Buehler’s counterpart Patrick Corbin overcame early control problems to pitch solidly, as he allowed two runs and one earned run over six innings. However, the Washington bullpen, a shortcoming for almost the entire season, allowed the Dodgers to pad their lead in the middle and late innings.
Why the Dodgers won
To see how the NLDS Game 1 unfolded in real time, take a look at our live blog below. Note the unexpectedly high hop that ball took toward the end of its journey into Rendon’s glove. What a play.
Game 2 is back at Dodger Stadium and scheduled for a first pitch 9:37 p.m. ET on Friday. Stephen Strasburg goes for the Nats, and he’ll do so on just two-days’ rest. On the other hand, he threw just 34 pitches across three innings in the NL Wild Card Game. Opposing him will be Dodger stalwart Clayton Kershaw, and he’s of course the author of much inconsistency throughout his playoff career. He’ll surely be tested, as the potent Washington offense was somewhat better against lefties this season.
Why the Nationals lost
We will be with you the entire way updating this story with the latest scores, highlights and analysis from the game. If you are unable to view the live updates below, please.
Play of the game
Buehler got an impressive 18 swings and misses in those six innings of work. This gem makes Buehler the youngest pitcher in MLB history to allow zero runs and no more than one hit while striking out at least eight batters in a postseason start. Most encouragingly for the Dodgers, his dominant outing comes after what had been a subpar September by his standards. The Dodgers took Game 1 of the best-of-five NLDS in Dodger Stadium on Thursday night as they blanked the Nationals by a score of 6-0 (box score). The Dodgers got six shutout innings from 25-year-old right-hander Walker Buehler, three RBI from Max Muncy, and back-to-back home runs from Gavin Lux and Joc Pederson to ice it in the eighth inning.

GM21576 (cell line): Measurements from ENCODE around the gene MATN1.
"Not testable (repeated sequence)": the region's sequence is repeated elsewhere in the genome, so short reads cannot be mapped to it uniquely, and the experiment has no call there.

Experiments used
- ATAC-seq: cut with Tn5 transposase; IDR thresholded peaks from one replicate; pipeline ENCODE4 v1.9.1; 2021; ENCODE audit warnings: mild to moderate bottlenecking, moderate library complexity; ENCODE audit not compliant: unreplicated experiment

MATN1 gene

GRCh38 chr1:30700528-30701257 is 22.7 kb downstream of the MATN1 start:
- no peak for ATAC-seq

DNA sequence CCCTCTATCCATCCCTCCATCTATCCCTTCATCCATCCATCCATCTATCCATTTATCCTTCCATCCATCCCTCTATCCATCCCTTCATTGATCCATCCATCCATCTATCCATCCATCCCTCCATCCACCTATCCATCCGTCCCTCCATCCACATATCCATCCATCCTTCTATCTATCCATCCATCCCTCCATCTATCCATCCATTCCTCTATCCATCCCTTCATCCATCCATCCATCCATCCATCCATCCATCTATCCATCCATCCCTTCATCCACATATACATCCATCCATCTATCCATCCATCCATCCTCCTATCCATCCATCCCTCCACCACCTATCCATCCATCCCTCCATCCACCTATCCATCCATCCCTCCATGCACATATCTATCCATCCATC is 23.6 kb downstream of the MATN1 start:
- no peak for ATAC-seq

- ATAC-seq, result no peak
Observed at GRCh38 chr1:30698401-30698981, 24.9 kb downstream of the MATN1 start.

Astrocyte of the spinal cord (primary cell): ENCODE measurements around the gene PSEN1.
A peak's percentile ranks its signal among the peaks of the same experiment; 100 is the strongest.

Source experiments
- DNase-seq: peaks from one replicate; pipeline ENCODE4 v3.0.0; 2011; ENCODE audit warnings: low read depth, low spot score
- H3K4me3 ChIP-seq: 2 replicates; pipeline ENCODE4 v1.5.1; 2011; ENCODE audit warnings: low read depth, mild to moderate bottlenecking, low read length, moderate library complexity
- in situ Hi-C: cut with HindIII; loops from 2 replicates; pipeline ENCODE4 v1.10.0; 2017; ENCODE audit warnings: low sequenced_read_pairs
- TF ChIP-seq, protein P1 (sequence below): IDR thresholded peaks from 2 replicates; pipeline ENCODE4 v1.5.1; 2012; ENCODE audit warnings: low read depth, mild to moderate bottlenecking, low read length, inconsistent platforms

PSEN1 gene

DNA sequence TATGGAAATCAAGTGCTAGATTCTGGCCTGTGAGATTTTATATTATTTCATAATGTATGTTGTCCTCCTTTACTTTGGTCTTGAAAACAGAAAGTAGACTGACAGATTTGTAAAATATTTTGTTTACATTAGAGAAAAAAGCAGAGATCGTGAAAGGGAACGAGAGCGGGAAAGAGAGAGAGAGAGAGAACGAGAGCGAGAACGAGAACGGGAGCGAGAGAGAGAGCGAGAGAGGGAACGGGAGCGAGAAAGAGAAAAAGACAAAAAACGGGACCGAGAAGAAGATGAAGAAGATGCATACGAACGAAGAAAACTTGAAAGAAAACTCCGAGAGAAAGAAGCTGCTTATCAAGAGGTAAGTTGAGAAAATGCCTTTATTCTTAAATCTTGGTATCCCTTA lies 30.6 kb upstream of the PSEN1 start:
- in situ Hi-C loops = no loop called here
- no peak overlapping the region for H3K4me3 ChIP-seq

While the six runs and two homers are duly noted, this was about Buehler. Over those six shutout innings, he struck out eight, walked three, and allowed only one hit. He peaked at 99 mph with his fastball, and that’s to say nothing of his breaking stuff: Yes, the Nats lost, and yes Chris Taylor was safe on this play, but man look at the snare by Anthony Rendon:
It also continues a recent trend of postseason excellence from Buehler. Among Dodgers, his 37 strikeouts through five postseason starts ranks second only to Sandy Koufax’s 39 strikeouts over that same span. Enviable company, that. Buehler’s also the first pitcher in MLB history to strike out at least seven batters in each of his first five postseason starts. So, yeah, he was the story on Thursday night.